After eight years, CSKA Moscow has once again returned as the strongest team on the continent, after defeating Istanbul Fenerbahçe 96-101 in overtime during the Euroleague final in Berlin.
In anticipation of the decisive match, behind the scenes in the Mercedes-Benz Arena, everyone was discussing the future of the team’s coaches. Dimitrios Itoudis, CSKA head coach, was destined for resignation if the team failed again, only winning bronze last year, CSKA does not forgive. On the opposing team, Head Coach Željko Obradović, known as the most successful coach in Euroleague history, having won eight titles, would receive a contract until 2020 if he succeeded in lifting up a championship trophy one more time. The yellow and blue camp didn’t think there would be a chance of failure. President Recep Tayyip Erdoğan himself was said to have already planned for an appearance in Berlin in order to congratulate Fenerbahçe with the prestigious title.
In the end, Itoudis came out on top, receiving a new contract and salary increase. Let’s try to understand the reasons for the improbable outcome in the scenario of the final match.
What happened during the game-changing first half?
Creating the winning formula. The CSKA head coach carefully selected the correct combination to break down his competitors. He continuously introduced substitutions with the highest defensive efficiency. In the first quarter, Fenerbahçe was not able to carry out a single pick-and-roll due to the dominating center, Jan Vesely. CSKA players had also locked Bogdan Bogdanovich in a wardrobe. He tried to rush into the paint and look for free shooters to no avail, but instead of Narnia, the Serbian found himself in a wardrobe filled with two or even three rivals blocking his path. Hines, and Khryapa entered the game ready to put some heat on their competitors, forcing them to lose advantageous positions under the rim.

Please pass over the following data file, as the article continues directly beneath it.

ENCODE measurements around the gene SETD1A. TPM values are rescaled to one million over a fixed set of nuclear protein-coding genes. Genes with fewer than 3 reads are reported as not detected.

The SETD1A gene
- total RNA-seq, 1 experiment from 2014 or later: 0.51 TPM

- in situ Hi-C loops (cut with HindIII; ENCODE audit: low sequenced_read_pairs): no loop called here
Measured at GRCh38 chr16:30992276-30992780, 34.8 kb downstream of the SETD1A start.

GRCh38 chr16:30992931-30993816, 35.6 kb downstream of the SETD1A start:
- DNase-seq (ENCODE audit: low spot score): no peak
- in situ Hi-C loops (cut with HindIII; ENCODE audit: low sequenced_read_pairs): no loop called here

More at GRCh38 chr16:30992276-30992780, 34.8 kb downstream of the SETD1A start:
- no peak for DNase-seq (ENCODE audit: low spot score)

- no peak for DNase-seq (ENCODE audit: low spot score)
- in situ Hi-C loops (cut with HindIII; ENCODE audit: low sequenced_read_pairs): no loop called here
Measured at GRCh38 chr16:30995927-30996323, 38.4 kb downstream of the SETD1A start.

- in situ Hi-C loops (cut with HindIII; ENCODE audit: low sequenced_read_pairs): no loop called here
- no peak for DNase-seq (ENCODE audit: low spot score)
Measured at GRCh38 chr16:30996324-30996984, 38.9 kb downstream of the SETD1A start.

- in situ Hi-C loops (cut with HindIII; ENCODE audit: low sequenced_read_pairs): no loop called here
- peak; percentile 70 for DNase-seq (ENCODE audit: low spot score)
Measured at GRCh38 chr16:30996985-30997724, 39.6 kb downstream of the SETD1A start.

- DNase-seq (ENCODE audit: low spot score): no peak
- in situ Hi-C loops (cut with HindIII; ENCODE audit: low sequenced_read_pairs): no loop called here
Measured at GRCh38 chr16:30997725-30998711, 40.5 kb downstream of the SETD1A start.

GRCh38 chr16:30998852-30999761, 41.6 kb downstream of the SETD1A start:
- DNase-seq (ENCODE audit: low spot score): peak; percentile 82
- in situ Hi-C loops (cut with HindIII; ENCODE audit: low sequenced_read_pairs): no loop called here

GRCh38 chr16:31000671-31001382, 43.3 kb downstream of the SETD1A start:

Faith in Teodosić. Point guard Miloš Teodosić, a previous Euroleague MVP, was able to do what he does best with help from teammate and 2016 MVP, Nando de Colo. The playmaker had an impressive game, a spark, which flamed up against the Fenerbahçe defense. Teodosić, sometimes drawing in two defenders, was able to create advantageous openings for free players within the point as well as along the three point line. Teodosić also held his ground against 2.03 meter tall defender Kaliniç, significantly weakening the attacking potential and defenses of the oposition.
“Hack-a-Shaq” on Vesely. Jan Vesely, Fenerbahçe center came to the free throw line ten times during the evening, but only made one attempt. He spent all of his energy avoiding and rushing on defenders and then could not pull himself together and concentrate for the execution of free throws. Having comprehended it at once, Itoudis introduced the hack-a-Shaq tactic, continually committing professional fouls against Vesely and hindering the scoring potential of the team.
With so much going for them, why did they fail?
Obradović‘s experience. Even when losing by 20 points, it is imprudent not to shrug off Obradović’s leadership and coaching skill. With a seventeen-year career as a coach including eight professional sports club championship titles, he has experienced and persevered through every situation possible. All of his colleagues envy his experience, knowing that a meeting with Obradović, will certainly come with a few tricks before the final buzzer sounds.